Getting to the confluence: There are no direct buses from Cuzco to the area, so we took a bus to Chaullay, the fateful location of the verbal acceptance of Incan rule in 1440, and slept on the banks of that same river junction until morning. To stay dry in the tropical rain, we sat under the eaves of an abandoned building with a local coffee exporter also waiting for the noon bus toward Huancacalle. In Huancacalle, we left our excess gear at the Sixpac Manco Hospedaje and set off on a seven-day journey to Inca Wasi and the confluence. We walked downhill back along the road for three hours, losing 334 meters (1153 feet) before beginning the steep ascent up a rocky path for the rest of that day and half of the next, gaining 1171 meters (3864 ft) before our first reprieve.
The rest of the second day was spent walking without gear toward the confluence, as we were only 4 kilometers away as a bird flies. However, we soon found that four mountain ranges lay between us and the confluence, and while looking far down into a large, green river valley, we decided it was too far to reach and return before sunset, and thus the confluence would have to wait for a few days more. We hiked in the opposite direction to Inca Wasi to explore the ruins for two days, meeting the authors/researchers Vincent Lee and Bernard Bell on our way. The fifth day, we hiked along familiar terrain to a pass on the far side of the green valley, only two kilometers from the confluence. Since we knew the terrain and followed the tops of the mountains, we made it to the pass with an entire hour of daylight to spare, even with stops to check out the ruins of two Incan miradors (thanks to directions from Bernard Bell) along the way.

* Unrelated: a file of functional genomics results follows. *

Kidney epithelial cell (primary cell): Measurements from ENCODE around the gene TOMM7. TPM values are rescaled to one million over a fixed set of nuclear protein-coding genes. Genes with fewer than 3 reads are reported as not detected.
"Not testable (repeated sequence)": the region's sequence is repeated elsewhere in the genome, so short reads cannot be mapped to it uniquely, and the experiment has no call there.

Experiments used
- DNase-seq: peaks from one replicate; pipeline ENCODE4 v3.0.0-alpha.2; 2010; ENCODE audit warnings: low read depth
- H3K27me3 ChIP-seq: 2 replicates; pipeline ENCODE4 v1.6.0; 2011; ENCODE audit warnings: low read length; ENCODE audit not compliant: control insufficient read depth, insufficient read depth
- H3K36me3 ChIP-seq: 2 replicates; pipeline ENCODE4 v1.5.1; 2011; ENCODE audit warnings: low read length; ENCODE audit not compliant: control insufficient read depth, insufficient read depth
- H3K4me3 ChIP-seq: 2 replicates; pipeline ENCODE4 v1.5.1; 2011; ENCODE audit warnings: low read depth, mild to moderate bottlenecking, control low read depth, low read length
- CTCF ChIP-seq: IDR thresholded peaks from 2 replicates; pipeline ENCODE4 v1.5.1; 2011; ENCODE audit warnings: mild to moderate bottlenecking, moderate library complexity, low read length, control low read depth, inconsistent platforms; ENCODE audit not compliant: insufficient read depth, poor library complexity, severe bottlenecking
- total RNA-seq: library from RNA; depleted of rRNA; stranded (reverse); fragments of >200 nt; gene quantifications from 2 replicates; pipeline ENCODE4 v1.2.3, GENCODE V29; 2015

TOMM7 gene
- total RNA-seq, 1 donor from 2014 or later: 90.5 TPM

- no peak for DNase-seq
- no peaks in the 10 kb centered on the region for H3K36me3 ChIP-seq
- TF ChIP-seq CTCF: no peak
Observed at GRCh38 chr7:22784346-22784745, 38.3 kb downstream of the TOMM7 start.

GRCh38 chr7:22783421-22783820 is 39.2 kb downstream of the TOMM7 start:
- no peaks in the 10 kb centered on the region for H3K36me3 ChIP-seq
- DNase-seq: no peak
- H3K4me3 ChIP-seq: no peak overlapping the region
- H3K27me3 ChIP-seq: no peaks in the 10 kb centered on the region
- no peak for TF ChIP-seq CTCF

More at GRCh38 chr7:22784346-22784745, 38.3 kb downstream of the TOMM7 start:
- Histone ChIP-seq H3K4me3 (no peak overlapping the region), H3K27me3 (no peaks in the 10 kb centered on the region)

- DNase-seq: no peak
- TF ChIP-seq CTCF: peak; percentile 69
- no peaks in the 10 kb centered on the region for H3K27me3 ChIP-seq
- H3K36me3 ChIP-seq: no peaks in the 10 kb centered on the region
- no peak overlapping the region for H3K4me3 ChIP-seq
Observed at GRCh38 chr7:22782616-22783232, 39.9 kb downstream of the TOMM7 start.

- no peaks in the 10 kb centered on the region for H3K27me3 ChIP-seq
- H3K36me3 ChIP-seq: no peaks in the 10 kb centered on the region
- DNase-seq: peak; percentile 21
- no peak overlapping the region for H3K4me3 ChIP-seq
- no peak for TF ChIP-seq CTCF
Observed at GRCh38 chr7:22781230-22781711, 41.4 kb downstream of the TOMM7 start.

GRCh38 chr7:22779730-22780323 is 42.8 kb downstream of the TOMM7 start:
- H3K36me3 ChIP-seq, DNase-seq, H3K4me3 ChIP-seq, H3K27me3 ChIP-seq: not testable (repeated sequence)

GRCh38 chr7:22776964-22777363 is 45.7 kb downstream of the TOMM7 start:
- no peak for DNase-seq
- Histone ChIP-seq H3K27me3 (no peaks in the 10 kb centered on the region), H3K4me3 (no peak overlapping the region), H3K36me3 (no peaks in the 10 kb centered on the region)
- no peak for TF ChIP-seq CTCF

The next morning's weather was perfectly clear - a rare event in this area, we hid our packs and set off early. Now firm believers in the idea that walking over the tops of mountains and ridges is easier than the seemingly more direct routes along the sides, we hiked with the amazing views of snow topped mountains on one half of the horizon and green valleys leading down to the lush and soon cloudy Amazon region on the other. After three hours of climbing and descending, we rounded the head of the confluence point's valley, with the actual point tucked in a tight valley just down the left side of a long ridge (main picture). After a steep traverse and decent to get around some cliffs, we climbed back up until reaching the exact confluence point. Being a steep and slippery place with deep wet moss and tussock grasses, we took our pictures as quickly as the rapidly forming clouds allowed, delighted that the view to the east still held the mountains of Inca Wasi's Puncuyoc.
The rest of the day and half of the following, found us hiking the beautiful path descending the Challhuayoc valley back to Yupanca, passing only one person the entire way - a grandmother carrying a sleeping, ill, baby boy, in a cloth worn like a backpack, back up the mountains to his mother after receiving medication and having the health clinic examine him - a twenty kilometer (12 mile) round trip journey in very mountainous country. Amazing country, amazing people.